» ABC Radio:
Victorian Country Hour for Thursday 26th July 2018
– the interview starts 23 minutes in  
 
» ABC Open – 27 July 2018:
Shorty – The Box Brother

» Webshop where you can purchase the boxes:
Etsy Store

» Morningswood Farm Website
www.morningswoodfarm.com

» Box Brothers on Instagram:
www.instagram.com/boxbrothersaustralia

» Box Brothers on Facebook:
www.facebook.com/TheBoxBrothers

» Box Brothers’ website:
www.boxbrothers.com.au



See also:

» ABC Rural – 27 July 2018:
Innovative farmers come up with ways to phase out single-use plastic packaging



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Action plan to make your company more sustainable:

Facebook Live event: Is your business clever and creative?

In this video, you will hear four inspiring stories of how Oishi-M, Rip Curl, Sage Farm and Geelong Mums are running their businesses in sustainable ways. They’ve become more energy and waste efficient, installed renewable energy systems, and educated their customers along the way.
Dr Niraj Lal, presenter for ABC Sciency and MC extraordinaire facilitates the Q&A session where you can post questions directly to the panellists.

“Sometimes it’s the small steps that count.”

» www.festival.business.vic.gov.au/event/is-your-business-clever-creative/

The full video was posted on the EcoDev Geelong Facebook page on 27 August:
   
Future Proofing Geelong are producing four short videos, featuring each of the businesses who were involved in the Facebook Live event.  And one that will give a snapshot of the whole hour long event.  They’ll use the videos as resources for small businesses on the Future Proofing Geelong commercial buildings and the UNESCO Geelong City of Design webpages. 
 
» Read more on www.facebook.com/EcoDevGeelong




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StopAdani Street by Street – call for volunteers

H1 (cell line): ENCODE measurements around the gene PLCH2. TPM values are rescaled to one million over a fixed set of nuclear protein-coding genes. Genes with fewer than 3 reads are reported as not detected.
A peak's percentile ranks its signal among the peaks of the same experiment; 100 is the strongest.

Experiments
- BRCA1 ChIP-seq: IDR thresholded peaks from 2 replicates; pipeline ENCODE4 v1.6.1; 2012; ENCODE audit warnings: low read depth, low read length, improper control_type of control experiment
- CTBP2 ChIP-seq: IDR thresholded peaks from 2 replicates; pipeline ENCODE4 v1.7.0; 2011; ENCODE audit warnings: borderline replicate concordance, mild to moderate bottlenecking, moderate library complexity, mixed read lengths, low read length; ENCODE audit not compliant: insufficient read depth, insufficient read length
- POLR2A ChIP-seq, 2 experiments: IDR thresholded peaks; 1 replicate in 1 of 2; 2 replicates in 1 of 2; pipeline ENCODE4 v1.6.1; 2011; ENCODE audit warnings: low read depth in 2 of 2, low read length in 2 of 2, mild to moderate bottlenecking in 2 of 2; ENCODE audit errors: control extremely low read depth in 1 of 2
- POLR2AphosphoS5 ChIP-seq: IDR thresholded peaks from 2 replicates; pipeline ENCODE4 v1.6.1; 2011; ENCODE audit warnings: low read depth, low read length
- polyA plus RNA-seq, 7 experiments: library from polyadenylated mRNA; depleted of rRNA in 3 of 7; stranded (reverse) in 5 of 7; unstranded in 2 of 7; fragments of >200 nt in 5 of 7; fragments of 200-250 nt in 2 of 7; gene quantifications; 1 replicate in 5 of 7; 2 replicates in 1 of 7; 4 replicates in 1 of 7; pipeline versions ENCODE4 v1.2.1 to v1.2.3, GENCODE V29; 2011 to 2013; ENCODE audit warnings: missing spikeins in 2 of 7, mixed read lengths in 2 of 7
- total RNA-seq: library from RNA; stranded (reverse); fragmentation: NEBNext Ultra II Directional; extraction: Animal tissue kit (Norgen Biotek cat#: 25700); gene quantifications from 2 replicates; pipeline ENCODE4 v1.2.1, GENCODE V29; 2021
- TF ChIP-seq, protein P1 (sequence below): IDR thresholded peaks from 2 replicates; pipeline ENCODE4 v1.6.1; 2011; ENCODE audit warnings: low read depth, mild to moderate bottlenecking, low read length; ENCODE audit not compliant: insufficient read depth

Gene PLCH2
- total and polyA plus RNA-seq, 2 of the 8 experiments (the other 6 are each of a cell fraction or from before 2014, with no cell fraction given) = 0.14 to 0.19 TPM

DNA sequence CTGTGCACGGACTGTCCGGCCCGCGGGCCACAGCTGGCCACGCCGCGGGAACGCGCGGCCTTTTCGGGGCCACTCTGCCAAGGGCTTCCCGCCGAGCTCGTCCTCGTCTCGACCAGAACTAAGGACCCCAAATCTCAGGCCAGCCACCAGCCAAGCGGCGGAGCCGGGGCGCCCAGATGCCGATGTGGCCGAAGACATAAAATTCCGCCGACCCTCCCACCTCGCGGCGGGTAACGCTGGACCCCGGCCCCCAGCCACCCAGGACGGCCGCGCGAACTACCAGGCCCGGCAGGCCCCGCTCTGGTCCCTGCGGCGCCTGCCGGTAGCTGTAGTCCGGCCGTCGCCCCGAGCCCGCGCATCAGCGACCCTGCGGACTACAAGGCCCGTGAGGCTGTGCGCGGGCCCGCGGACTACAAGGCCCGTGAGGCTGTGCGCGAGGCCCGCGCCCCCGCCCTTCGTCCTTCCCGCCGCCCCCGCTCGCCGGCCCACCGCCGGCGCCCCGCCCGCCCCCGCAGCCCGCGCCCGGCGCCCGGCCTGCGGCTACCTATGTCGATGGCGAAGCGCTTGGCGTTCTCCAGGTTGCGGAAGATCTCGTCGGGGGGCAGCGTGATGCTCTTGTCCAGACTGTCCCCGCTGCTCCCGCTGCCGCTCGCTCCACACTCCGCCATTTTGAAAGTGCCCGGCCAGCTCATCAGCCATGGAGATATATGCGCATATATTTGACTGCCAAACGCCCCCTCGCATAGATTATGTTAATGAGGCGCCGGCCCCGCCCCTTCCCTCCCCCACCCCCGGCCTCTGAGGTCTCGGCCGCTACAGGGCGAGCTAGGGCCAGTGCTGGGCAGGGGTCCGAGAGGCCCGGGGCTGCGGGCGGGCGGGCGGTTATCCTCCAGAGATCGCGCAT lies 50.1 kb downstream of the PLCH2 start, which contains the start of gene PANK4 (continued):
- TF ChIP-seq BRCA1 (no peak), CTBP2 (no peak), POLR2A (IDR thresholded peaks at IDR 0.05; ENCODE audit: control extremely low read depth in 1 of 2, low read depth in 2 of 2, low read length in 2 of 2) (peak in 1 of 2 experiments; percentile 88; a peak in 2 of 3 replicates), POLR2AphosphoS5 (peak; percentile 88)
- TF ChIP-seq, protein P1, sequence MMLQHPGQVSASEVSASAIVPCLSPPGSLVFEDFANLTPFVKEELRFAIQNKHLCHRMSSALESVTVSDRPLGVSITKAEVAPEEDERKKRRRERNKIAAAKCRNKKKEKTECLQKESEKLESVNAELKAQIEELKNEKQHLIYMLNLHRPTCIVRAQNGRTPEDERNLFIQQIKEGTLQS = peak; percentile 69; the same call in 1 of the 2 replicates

There’s a plan rolling out across the StopAdani movement called #StopAdani Street by Street – it’s kicking off in towns and cities across Australia right now.

We’re keen to get this work going in Geelong and would love you to join us and Charlie Wood from Tipping Point – a new organisation which supports grassroots stopadani groups – who’ll be visiting Geelong on 19 September to help make an awesome plan.

When: 6:30-7:45pm Wednesday 19 September 2018
Where: Geelong Library, Level 2 meeting room
What: Meeting to make an awesome plan for kicking off #StopAdani Street by Street in Geelong

RSVP: On this Facebook event page





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ABC Q&A on electricity prices and climate


» Q&A – 27 August 2018:
Adani versus Reef
21-year-old ex-coalminer

Hanson happily and proudly talking about that this mine is going to dig up 60 million tonnes of coal per year, but that in the beginning, for the first years, they have a more modest target of 27 million tonnes of coal, annually.

They talk a lot about water, since we have a drought now – and that the mine will be taking its water from a river. But they don’t seem to realise what rivers tend to do when in drought: rivers dry up! So then what? Wait for rain… or start pumping up from the basin?

» Q&A – 27 August 2018:
Electricity cost




“Experts agree there is no rational basis for conservative Liberals’ ‘infatuation’ with coal. Building more coal-fired power stations will do nothing to lower energy prices”
~ James Fernyhough, Money Editor, The New Daily

» The New Daily – 24 August 2018:
Dutton camp’s claim that coal is cheaper is just not true, energy experts agree










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icon_small-arrow_RIGHT Podcasts and posts about climate change

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Acknowledgement

We at The Sustainable Hour would like to pay our respect to the traditional custodians of the land on which we are broadcasting, the Wathaurong People, and pay our respect to their elders, past, present and future.

The traditional owners lived in harmony with the environment and with the climate for hundreds of generations. It is not clear – yet – that as European settlers we have demonstrated that we can live in harmony for hundreds of generations, but it is clear that we can learn from the indigenous, traditional owners of this land.

When we talk about the future, it means extending our respect to those children not yet born, the generations of the future – remembering the old saying that…



The decisions currently being made around Australia to ignore climate change are being made by those who won’t be around by the time the worst effects hit home. How utterly disgusting, disrespectful and unfair is that?